Household festivities continue despite social distancing

Jen Hantz

Staff Writer

Student Life condensed the typically weeklong festivities of Household Life into one day Friday, Sept. 4.

The day opened with the household fair from 11 a.m. to 2 p.m. outside of the upper level of the JC Williams Center and closed with Household Life Mass and a whipped cream pie competition on the Finnegan Fieldhouse lawn.

During the household fair, blue skies allowed for bright smiles to swim by colorful tables dedicated to each household’s charisms while students walked around with fists full of papers describing each household.

Members of Ad Majorem Dei Gloriam household (AMDG) switched articles between different tables, encouraging different households to meet while regaining their property.

“I think in both the fair and Mass there was a vibrant energy present … how energetic (all the households) were with the new students and how excited they were to tell everyone about household,” said senior Mary Rooney, a member of Metanoia et Missa household.

At 4:45 p.m., household members congregated on the fieldhouse lawn and lined up with their banners for Household Life Mass.

The Rev. Jonathan McElhone, TOR, celebrant, said in his homily, “There’s something really good about celebrating our household life together … for the purpose of ultimately aiming for heaven. It’s not something we can do on our own.”

“It’s got to be more than just traditions,” he said. “We need to be bringing people in and pursuing each other.”

McElhone said prejudices can hold people back from reaching out to others, either because of their differences or a fear of rejection.

“If Jesus did that to you, what spot would we find ourselves in?” McElhone said. “But we know that’s not the God that we serve. He’s constantly inviting us. … He comes after us.”

McElhone said the new wine and wine skins from the day’s Gospel reading resembled Jesus and the hearts of the students. Human hearts need to expand, he said, but they do not when they harbor prejudice towards others.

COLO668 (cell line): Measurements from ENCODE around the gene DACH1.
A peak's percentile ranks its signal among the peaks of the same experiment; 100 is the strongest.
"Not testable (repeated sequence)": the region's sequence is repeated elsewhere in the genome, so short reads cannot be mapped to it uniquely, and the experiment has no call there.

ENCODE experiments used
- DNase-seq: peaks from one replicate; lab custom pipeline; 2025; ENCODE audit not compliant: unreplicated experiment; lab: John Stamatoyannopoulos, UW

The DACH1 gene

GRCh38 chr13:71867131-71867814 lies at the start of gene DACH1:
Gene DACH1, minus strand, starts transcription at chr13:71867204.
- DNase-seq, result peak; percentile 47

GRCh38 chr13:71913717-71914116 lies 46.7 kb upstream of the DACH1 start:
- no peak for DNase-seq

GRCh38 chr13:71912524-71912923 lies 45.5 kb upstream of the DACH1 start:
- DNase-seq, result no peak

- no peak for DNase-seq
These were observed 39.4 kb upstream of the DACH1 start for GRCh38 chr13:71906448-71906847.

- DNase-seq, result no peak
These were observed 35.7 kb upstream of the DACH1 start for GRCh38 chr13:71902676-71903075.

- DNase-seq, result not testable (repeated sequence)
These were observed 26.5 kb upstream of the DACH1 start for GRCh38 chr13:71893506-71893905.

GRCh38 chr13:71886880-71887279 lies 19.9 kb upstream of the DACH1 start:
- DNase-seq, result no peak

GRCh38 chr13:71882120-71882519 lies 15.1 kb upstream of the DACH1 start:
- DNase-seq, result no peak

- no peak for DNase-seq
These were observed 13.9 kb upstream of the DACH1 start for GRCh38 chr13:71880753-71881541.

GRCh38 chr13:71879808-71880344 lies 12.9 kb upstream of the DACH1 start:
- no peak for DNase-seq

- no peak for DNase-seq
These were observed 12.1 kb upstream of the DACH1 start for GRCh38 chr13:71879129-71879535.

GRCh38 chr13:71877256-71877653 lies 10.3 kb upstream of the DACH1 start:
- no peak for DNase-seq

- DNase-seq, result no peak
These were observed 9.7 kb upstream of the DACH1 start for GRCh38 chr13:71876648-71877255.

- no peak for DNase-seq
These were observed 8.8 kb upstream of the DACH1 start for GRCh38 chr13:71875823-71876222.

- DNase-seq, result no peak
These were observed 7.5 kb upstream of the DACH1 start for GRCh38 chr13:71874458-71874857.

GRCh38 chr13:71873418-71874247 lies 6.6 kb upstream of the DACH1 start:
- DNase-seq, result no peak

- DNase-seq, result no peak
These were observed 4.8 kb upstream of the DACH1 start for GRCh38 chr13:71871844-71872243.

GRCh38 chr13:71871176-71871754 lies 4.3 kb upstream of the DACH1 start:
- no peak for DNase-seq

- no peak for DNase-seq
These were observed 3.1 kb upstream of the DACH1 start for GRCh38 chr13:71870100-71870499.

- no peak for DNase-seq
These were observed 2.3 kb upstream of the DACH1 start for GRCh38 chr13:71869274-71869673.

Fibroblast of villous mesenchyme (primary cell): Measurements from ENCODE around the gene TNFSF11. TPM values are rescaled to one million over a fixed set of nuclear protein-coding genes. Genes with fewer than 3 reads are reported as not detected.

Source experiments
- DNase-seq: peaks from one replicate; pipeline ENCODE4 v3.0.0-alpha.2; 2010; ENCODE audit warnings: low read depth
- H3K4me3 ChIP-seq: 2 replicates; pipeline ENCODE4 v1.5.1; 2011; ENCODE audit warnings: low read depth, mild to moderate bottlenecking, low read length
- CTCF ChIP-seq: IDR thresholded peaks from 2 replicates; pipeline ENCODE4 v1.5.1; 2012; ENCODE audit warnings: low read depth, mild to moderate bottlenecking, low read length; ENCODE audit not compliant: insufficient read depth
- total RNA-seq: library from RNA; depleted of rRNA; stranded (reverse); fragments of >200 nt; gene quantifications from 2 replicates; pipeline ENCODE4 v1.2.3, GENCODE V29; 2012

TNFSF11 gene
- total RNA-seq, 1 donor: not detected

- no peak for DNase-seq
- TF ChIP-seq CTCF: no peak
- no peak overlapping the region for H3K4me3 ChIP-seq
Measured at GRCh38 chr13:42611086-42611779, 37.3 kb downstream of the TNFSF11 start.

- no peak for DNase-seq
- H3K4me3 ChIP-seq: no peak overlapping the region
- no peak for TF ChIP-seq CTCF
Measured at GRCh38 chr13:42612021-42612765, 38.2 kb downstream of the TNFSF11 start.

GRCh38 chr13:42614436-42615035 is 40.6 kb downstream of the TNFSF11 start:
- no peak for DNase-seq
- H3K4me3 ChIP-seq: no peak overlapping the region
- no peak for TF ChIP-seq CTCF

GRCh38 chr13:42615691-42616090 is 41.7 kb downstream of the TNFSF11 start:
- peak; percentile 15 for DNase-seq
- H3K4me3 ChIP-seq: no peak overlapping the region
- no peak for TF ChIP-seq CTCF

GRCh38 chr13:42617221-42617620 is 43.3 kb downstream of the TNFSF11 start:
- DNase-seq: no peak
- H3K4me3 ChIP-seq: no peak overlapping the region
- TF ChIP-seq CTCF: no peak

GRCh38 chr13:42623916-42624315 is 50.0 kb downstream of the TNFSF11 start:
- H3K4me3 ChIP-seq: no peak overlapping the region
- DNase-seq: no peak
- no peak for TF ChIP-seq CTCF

McElhone also highlighted St. Rose of Viterbo, whose feast day is Sept. 4. At the age of 3, Rose raised her aunt from the dead by the power of the Holy Spirit.

“If God can do that with a 3-year-old, then imagine what he can do with us if we let him,” McElhone said. “God wants to do profound miracles this year.”

At the end of Mass, the Rev. Dave Pivonka, TOR, said he felt called by the Holy Spirit to say God wanted to pour out the grace of freedom to the student body. He said each person should pray about what the Holy Spirit was stirring in his or her heart and then share it with someone afterwards.

Gabe Salamida, head of Household Life, took over the mic and announced last year’s household award winners.

Acceptance with Joy and Hounds of Heaven won the St. Clare and St. Francis Awards, respectively. For the Steel Cross Award, Carae Domini and Guardians of the Divine Will were the female and male household winners.

To replace the annual Household Olympics, individual household members competed for the $100 prize in just one game.

To win, one member of each household had to find a piece of gum in a plate of whipped cream and try to blow a bubble without using his or her hands. Representatives of Disciples of the Word and Regina Angelorum households won the game.

Senior Jaymee Libetti said, “It’s great that we can still have Mass and still have a community with household. Even though it’s different, we still get to be with each other.”